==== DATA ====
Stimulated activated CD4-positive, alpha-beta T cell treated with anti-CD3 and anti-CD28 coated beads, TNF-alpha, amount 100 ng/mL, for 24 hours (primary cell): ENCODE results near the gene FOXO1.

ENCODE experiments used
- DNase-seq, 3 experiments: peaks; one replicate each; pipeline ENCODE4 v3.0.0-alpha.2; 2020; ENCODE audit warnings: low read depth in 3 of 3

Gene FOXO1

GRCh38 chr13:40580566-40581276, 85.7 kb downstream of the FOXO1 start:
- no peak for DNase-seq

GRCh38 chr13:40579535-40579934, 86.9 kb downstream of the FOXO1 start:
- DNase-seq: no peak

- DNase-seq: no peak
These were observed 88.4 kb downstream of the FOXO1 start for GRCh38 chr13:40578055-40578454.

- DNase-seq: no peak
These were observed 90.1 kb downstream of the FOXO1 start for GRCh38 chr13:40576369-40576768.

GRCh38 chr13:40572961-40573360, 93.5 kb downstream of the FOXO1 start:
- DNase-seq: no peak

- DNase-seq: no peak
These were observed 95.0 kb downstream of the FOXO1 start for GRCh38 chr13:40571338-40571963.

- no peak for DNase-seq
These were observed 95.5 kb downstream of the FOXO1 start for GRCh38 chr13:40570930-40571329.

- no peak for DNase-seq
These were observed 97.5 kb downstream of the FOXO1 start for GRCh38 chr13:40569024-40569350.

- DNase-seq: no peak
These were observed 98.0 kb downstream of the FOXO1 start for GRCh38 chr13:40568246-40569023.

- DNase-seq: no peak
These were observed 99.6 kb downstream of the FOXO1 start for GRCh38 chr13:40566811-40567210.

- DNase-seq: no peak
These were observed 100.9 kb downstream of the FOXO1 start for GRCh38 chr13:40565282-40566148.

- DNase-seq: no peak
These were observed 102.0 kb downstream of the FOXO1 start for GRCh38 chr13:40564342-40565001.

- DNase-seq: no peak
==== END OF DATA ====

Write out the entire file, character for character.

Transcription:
Stimulated activated CD4-positive, alpha-beta T cell treated with anti-CD3 and anti-CD28 coated beads, TNF-alpha, amount 100 ng/mL, for 24 hours (primary cell): ENCODE results near the gene FOXO1.

ENCODE experiments used
- DNase-seq, 3 experiments: peaks; one replicate each; pipeline ENCODE4 v3.0.0-alpha.2; 2020; ENCODE audit warnings: low read depth in 3 of 3

Gene FOXO1

GRCh38 chr13:40580566-40581276, 85.7 kb downstream of the FOXO1 start:
- no peak for DNase-seq

GRCh38 chr13:40579535-40579934, 86.9 kb downstream of the FOXO1 start:
- DNase-seq: no peak

- DNase-seq: no peak
These were observed 88.4 kb downstream of the FOXO1 start for GRCh38 chr13:40578055-40578454.

- DNase-seq: no peak
These were observed 90.1 kb downstream of the FOXO1 start for GRCh38 chr13:40576369-40576768.

GRCh38 chr13:40572961-40573360, 93.5 kb downstream of the FOXO1 start:
- DNase-seq: no peak

- DNase-seq: no peak
These were observed 95.0 kb downstream of the FOXO1 start for GRCh38 chr13:40571338-40571963.

- no peak for DNase-seq
These were observed 95.5 kb downstream of the FOXO1 start for GRCh38 chr13:40570930-40571329.

- no peak for DNase-seq
These were observed 97.5 kb downstream of the FOXO1 start for GRCh38 chr13:40569024-40569350.

- DNase-seq: no peak
These were observed 98.0 kb downstream of the FOXO1 start for GRCh38 chr13:40568246-40569023.

- DNase-seq: no peak
These were observed 99.6 kb downstream of the FOXO1 start for GRCh38 chr13:40566811-40567210.

- DNase-seq: no peak
These were observed 100.9 kb downstream of the FOXO1 start for GRCh38 chr13:40565282-40566148.

- DNase-seq: no peak
These were observed 102.0 kb downstream of the FOXO1 start for GRCh38 chr13:40564342-40565001.

- DNase-seq: no peak